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Geometry Strategies - Part II
We had a video on geometry strategies toward the beginning of this model, and this video sums up all the strategies in geometry so it will remind a little about what I said in the first video. Remember that geometry is primarily visual and it demands visual as well as logical skills. In that earlier lesson on strategy, I recommended that you always draw a diagram and it, even if one is given on the computer screen, redraw it, so that you can mark it up with what you know and what you can deduce.
It may help to extend a line, or to introduce variables for lengths or angles. Remember the discussion in that earlier video of look big versus look small. In other words details of a relevant geometric relationship may be right next to each other in the diagram or they may be on opposite sides of a complicated diagram. Doesn’t matter whether the triangle is tiny or big, the three angles and it still add up to 180.
So you need to be able to train your eye to see both the small shapes, as well as the large shapes that cross over many others. Wherever there are more than two triangles, especially if parallel lines of some kind are involved, then look for similar triangles. Remember how widely applicable the Pythagorean theorem is. Any time there is a right angle, it’s worth asking yourself if the Pythagorean theorem applies.
In particular, many problems about finding the length of an altitude or the length of a diagonal are Pythagorean problems in disguise. For example, those in the following parallelogram we are given lengths b, y, and x. Well certainly from y and x we could find h. That will allow us to find the area.
And then of course, once we had h we could calculate b minus x if we knew b and x, we could calculate b minus x, and then we could use that to find the length of d. So we could find the area, we could find the, the altitude and we could find the length of the diagonal. In fact, we could even find the length of the other diagonal just by drawing a similar triangle on length c d.
The, the triangle AB, the little right triangle with AB as a hypotenuse. We could stick one of those on the other end, and then use the Pythagorean theorem again. Of course, know the Pythagorean triplets, and recognize their multiples. Remember that the two special right triangles, the 30-60-90 and the 45-45-90, can be specified with very little information, but give a great deal of information.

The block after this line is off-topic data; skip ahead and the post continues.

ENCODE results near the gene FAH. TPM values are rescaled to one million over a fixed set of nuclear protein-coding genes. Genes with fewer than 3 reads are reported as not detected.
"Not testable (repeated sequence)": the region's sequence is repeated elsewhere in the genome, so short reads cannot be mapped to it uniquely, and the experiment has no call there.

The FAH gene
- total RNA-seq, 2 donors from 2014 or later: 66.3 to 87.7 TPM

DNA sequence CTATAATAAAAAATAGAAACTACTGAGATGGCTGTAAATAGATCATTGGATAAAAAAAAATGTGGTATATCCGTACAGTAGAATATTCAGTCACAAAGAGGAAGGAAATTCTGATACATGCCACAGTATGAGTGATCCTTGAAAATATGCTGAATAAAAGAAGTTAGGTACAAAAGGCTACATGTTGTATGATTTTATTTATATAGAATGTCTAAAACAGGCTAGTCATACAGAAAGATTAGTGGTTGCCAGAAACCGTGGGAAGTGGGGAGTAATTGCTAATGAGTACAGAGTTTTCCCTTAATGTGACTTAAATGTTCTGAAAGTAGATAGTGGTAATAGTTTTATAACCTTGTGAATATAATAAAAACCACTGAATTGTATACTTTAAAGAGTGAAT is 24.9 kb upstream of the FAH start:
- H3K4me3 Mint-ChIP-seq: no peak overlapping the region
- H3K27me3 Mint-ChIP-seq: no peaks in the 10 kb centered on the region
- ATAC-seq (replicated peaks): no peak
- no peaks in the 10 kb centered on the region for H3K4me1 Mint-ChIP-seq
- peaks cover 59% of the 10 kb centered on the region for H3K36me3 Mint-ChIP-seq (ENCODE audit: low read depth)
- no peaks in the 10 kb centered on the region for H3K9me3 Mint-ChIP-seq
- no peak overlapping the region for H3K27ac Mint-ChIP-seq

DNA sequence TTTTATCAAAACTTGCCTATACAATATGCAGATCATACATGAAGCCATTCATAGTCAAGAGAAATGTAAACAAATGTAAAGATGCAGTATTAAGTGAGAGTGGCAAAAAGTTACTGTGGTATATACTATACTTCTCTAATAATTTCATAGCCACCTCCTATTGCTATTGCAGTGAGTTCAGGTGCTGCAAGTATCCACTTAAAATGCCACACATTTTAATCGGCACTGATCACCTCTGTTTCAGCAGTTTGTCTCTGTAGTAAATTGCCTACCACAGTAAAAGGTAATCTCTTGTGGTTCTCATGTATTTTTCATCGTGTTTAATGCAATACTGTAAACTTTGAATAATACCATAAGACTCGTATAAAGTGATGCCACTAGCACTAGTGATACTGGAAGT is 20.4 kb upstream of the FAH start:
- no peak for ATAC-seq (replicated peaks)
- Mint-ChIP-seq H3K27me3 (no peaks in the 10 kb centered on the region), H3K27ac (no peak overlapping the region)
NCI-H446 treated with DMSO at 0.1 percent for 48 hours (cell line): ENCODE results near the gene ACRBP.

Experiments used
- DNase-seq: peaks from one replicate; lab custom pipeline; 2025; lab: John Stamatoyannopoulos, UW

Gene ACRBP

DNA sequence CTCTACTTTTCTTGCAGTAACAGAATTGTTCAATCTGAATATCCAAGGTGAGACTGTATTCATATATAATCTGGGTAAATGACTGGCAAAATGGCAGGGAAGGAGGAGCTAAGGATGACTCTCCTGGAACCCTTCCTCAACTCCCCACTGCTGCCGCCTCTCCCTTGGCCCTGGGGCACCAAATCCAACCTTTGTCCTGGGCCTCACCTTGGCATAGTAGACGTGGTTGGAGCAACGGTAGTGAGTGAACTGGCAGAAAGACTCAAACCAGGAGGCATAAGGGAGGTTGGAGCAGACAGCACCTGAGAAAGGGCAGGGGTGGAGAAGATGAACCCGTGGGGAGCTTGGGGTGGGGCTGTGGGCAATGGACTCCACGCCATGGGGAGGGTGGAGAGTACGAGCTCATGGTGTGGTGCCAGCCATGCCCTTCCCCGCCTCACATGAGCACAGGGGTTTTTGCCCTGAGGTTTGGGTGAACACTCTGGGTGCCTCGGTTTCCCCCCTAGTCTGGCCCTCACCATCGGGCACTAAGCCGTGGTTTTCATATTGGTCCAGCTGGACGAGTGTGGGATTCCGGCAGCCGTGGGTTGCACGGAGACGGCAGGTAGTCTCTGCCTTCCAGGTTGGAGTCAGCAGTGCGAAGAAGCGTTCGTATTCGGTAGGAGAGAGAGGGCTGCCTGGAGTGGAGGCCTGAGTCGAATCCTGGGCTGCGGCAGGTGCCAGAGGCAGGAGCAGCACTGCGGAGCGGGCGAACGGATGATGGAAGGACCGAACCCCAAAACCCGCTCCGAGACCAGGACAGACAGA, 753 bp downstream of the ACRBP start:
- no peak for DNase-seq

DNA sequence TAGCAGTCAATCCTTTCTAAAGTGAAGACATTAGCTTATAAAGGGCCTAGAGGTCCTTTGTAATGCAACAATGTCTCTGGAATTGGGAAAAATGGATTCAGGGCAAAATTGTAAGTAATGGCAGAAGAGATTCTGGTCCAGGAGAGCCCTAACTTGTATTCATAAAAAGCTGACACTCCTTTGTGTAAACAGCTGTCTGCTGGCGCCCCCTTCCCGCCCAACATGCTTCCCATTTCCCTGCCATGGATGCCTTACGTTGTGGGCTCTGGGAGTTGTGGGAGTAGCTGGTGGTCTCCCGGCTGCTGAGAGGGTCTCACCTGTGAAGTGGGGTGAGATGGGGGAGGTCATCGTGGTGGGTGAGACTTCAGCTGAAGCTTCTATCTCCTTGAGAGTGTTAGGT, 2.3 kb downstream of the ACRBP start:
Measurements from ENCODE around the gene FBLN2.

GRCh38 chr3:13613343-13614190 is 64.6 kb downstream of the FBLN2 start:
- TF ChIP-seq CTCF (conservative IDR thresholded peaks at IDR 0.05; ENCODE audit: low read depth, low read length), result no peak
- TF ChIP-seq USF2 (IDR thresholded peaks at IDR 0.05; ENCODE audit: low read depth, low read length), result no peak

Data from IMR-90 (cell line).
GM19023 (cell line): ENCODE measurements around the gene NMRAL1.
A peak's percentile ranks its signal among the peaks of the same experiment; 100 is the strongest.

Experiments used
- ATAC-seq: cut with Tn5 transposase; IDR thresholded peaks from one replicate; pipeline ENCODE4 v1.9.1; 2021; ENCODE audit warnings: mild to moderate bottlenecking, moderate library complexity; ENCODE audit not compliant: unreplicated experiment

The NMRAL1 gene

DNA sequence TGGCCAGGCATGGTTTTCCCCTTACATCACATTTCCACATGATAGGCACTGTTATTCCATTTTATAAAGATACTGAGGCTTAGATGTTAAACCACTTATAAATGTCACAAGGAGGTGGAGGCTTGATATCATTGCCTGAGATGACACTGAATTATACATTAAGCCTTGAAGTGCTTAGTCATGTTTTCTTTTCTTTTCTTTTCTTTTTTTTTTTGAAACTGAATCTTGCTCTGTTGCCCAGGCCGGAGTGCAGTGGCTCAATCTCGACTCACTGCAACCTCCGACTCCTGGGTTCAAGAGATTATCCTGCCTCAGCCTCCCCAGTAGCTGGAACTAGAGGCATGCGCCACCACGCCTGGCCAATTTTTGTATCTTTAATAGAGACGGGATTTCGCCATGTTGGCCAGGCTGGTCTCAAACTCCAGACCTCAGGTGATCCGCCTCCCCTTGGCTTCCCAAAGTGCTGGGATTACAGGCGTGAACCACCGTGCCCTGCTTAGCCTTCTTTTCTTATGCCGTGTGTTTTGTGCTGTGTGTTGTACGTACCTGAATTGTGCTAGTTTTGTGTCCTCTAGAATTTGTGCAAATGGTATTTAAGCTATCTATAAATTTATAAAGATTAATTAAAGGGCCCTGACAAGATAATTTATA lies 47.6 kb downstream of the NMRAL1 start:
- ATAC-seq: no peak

That’s exactly why the test likes them. They can just throw out one little hint. Then you know you have the triangle and then you get a ton of information. Remember that every line that crosses a pair of parallel lines creates equal angles in different places. Remember all the rules about angles in circles.
There are several rules there that are important to remember. In particular, remember the two times that right angles can be specified because of circular property. An angle inscribed in a semicircle, and a tangent meeting a radius at a point, at the point of tangency. Now in both of these diagrams, I drew the little perpendicular square, the test would not have to do that.
In other words, the test could just expect you to recognize that it has to be a right angle purely because of the circular properties. My final piece of advice may seem odd. Look around at your world. Look at things. Look at architectural features and designs on product packaging.
Look for parallel and perpendicular lines. Right angles, circles, and other geometric figures. Practice seeing some new geometric figure each day in the world around you. This will train your brain to look for geometric patterns. And these are precisely the visual skills that you need to be successful with geometry.
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